This week CMS continued its rapid response—average approval takes less than a week—to review and approve Social Security Act Section 1115(c) Appendix K and Section 1135 waivers to facilitate state Medicaid programs’ efforts to address the COVID-19 pandemic. CMS approved waiver applications from Colorado, Connecticut, Delaware, Hawaii, Idaho, Indiana, Iowa, Kansas, Kentucky, Maryland, Massachusetts,
Many states are looking to adapt their Medicaid programs to address new challenges related to COVID-19, including by increasing coverage and protection for Medicaid enrollees. The Centers for Medicare and Medicaid Services (CMS) has issued guidance on the types of measures that states can take to change their Medicaid programs.
In an FAQ addressed to state Medicaid and Children’s Health Insurance Program agencies, CMS addressed questions from states, saying that states may have flexibility to cover telehealth services, accelerate or relax prior authorization requirements, expand provider networks, extend Medicaid eligibility, and suspend copayments, although some of these measures may require CMS’ waiver of federal requirements or approval of changes to the state Medicaid plan.
On March 22, CMS released checklists and tools that guide Medicaid programs through the processes of seeking expedited approval of such changes and waivers, including section 1115 demonstration waivers, section 1135 waivers, Appendix K of section 1915(c) home and community-based services waivers, and disaster amendments to the state plan. In the associated press release, the Trump Administration indicated that the tools could be used by states to “access emergency administrative relief, make temporary modifications to Medicaid eligibility and benefit requirements, relax rules to ensure that individuals with disabilities and the elderly can be effectively served in their homes, and modify payment rules to support health care providers impacted by the outbreak.” CMS is providing states the options to request waivers effective retroactively to March 1.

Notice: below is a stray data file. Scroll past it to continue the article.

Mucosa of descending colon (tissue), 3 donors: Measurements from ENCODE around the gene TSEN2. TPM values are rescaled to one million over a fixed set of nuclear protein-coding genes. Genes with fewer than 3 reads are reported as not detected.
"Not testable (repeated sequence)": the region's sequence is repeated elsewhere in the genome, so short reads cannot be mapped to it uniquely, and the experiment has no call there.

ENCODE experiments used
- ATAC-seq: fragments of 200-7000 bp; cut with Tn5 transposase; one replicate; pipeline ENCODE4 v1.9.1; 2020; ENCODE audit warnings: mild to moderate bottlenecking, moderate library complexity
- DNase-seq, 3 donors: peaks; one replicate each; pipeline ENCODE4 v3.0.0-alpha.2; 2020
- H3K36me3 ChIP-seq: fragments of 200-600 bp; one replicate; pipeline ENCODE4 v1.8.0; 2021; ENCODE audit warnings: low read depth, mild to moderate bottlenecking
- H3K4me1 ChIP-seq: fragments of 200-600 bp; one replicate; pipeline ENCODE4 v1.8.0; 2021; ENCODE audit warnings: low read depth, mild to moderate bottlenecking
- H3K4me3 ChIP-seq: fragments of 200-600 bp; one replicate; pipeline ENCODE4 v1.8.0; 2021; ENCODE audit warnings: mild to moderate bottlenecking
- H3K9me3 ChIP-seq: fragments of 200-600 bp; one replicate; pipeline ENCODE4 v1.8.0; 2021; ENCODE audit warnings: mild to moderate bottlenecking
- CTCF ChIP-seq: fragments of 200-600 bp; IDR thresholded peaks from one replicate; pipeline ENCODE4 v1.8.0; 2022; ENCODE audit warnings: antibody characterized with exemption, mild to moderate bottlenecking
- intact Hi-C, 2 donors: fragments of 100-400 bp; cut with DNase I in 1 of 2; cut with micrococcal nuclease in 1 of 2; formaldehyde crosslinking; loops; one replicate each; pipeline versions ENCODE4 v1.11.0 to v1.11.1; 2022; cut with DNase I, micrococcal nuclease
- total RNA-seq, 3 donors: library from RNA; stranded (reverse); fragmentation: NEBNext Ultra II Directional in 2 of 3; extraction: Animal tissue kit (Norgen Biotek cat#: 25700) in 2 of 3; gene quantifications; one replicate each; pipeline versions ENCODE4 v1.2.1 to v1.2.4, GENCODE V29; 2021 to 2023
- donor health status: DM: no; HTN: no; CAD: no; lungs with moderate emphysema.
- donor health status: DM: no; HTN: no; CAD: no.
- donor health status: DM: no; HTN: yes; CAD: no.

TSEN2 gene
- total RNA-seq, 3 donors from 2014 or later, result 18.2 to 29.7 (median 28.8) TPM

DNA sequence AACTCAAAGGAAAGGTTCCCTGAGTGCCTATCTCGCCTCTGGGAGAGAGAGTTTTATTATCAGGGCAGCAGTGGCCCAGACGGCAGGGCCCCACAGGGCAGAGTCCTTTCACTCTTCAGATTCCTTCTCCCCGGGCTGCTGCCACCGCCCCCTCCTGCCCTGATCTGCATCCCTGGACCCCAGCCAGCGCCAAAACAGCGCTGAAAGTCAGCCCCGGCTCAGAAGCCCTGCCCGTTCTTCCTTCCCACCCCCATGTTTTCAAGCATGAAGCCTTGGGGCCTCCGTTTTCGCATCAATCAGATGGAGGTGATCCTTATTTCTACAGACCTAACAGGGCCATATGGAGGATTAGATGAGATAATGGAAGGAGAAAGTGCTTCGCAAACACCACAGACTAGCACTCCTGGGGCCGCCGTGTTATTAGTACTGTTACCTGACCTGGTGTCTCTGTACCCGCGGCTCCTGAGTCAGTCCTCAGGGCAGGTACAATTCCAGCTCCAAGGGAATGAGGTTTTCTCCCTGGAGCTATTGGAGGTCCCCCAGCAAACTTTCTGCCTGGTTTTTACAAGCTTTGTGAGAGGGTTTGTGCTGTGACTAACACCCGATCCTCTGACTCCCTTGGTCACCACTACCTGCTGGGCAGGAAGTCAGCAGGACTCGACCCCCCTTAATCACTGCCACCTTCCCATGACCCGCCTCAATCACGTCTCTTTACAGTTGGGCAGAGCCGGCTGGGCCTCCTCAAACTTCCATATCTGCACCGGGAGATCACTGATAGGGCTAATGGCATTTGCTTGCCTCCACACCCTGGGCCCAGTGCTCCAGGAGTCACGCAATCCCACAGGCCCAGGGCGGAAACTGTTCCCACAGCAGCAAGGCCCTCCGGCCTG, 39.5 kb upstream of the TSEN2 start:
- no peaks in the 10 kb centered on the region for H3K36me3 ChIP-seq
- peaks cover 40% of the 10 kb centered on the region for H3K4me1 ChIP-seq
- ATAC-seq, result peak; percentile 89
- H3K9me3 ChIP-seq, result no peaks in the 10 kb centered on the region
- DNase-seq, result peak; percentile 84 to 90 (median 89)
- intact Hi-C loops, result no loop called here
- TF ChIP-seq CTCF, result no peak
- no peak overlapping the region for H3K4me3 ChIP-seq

Alex Azar assumed office as HHS Secretary on January 29, 2018, and has hit the ground running. Among discussions on stabilization bills (see blog post discussion here and how these proposals further the Administration’s efforts on Trump’s Inauguration Day Executive Order here), Secretary Azar has been a vocal advocate for, in his own terms, “state experimentation” under both the Medicaid and health insurance exchanges (“Exchanges”).
Secretary Azar has not provided detail as to what type of experimentation he would like to see from states, but in his remarks at HHS headquarters on Tuesday, February 20, he stated that he was working with the Centers for Medicare and Medicaid Services (CMS) Administrator, Seema Verma, to give states “a menu of options” to decrease the restrictions under the Affordable Care Act (ACA). In particular, Secretary Azar noted that he was exploring ways to allow states greater flexibility through federal waivers.